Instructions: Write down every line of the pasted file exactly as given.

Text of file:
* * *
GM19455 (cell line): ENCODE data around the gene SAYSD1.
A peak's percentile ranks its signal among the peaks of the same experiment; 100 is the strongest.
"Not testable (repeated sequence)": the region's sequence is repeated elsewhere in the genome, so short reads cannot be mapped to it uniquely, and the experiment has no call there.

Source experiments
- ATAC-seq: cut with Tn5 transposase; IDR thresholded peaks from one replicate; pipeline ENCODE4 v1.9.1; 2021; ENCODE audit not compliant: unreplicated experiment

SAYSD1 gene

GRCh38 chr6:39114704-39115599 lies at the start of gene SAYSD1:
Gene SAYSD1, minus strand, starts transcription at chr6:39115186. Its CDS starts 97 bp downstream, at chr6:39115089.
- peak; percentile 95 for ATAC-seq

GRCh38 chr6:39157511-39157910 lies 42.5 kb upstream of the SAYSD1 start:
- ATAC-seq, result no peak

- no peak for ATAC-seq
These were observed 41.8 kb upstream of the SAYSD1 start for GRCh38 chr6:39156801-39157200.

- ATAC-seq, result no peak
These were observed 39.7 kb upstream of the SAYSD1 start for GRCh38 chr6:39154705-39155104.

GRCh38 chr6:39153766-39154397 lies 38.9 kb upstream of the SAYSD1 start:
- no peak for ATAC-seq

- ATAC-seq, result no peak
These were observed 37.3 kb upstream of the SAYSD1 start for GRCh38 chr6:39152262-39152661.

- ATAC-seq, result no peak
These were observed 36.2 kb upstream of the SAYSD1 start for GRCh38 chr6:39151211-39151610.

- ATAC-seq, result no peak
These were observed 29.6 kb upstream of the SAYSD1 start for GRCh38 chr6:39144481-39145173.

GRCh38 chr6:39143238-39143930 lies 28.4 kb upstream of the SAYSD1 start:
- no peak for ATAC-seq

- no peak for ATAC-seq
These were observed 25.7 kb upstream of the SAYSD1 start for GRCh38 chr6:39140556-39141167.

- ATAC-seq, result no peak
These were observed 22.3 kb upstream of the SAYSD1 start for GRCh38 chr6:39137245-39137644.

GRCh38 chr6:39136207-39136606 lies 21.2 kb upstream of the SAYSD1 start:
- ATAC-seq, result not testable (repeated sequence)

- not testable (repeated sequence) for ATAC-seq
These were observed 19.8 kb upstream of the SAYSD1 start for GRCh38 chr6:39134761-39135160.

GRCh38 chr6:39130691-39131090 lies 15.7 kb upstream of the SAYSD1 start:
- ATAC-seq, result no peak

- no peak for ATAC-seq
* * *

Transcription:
GM19455 (cell line): ENCODE data around the gene SAYSD1.
A peak's percentile ranks its signal among the peaks of the same experiment; 100 is the strongest.
"Not testable (repeated sequence)": the region's sequence is repeated elsewhere in the genome, so short reads cannot be mapped to it uniquely, and the experiment has no call there.

Source experiments
- ATAC-seq: cut with Tn5 transposase; IDR thresholded peaks from one replicate; pipeline ENCODE4 v1.9.1; 2021; ENCODE audit not compliant: unreplicated experiment

SAYSD1 gene

GRCh38 chr6:39114704-39115599 lies at the start of gene SAYSD1:
Gene SAYSD1, minus strand, starts transcription at chr6:39115186. Its CDS starts 97 bp downstream, at chr6:39115089.
- peak; percentile 95 for ATAC-seq

GRCh38 chr6:39157511-39157910 lies 42.5 kb upstream of the SAYSD1 start:
- ATAC-seq, result no peak

- no peak for ATAC-seq
These were observed 41.8 kb upstream of the SAYSD1 start for GRCh38 chr6:39156801-39157200.

- ATAC-seq, result no peak
These were observed 39.7 kb upstream of the SAYSD1 start for GRCh38 chr6:39154705-39155104.

GRCh38 chr6:39153766-39154397 lies 38.9 kb upstream of the SAYSD1 start:
- no peak for ATAC-seq

- ATAC-seq, result no peak
These were observed 37.3 kb upstream of the SAYSD1 start for GRCh38 chr6:39152262-39152661.

- ATAC-seq, result no peak
These were observed 36.2 kb upstream of the SAYSD1 start for GRCh38 chr6:39151211-39151610.

- ATAC-seq, result no peak
These were observed 29.6 kb upstream of the SAYSD1 start for GRCh38 chr6:39144481-39145173.

GRCh38 chr6:39143238-39143930 lies 28.4 kb upstream of the SAYSD1 start:
- no peak for ATAC-seq

- no peak for ATAC-seq
These were observed 25.7 kb upstream of the SAYSD1 start for GRCh38 chr6:39140556-39141167.

- ATAC-seq, result no peak
These were observed 22.3 kb upstream of the SAYSD1 start for GRCh38 chr6:39137245-39137644.

GRCh38 chr6:39136207-39136606 lies 21.2 kb upstream of the SAYSD1 start:
- ATAC-seq, result not testable (repeated sequence)

- not testable (repeated sequence) for ATAC-seq
These were observed 19.8 kb upstream of the SAYSD1 start for GRCh38 chr6:39134761-39135160.

GRCh38 chr6:39130691-39131090 lies 15.7 kb upstream of the SAYSD1 start:
- ATAC-seq, result no peak

- no peak for ATAC-seq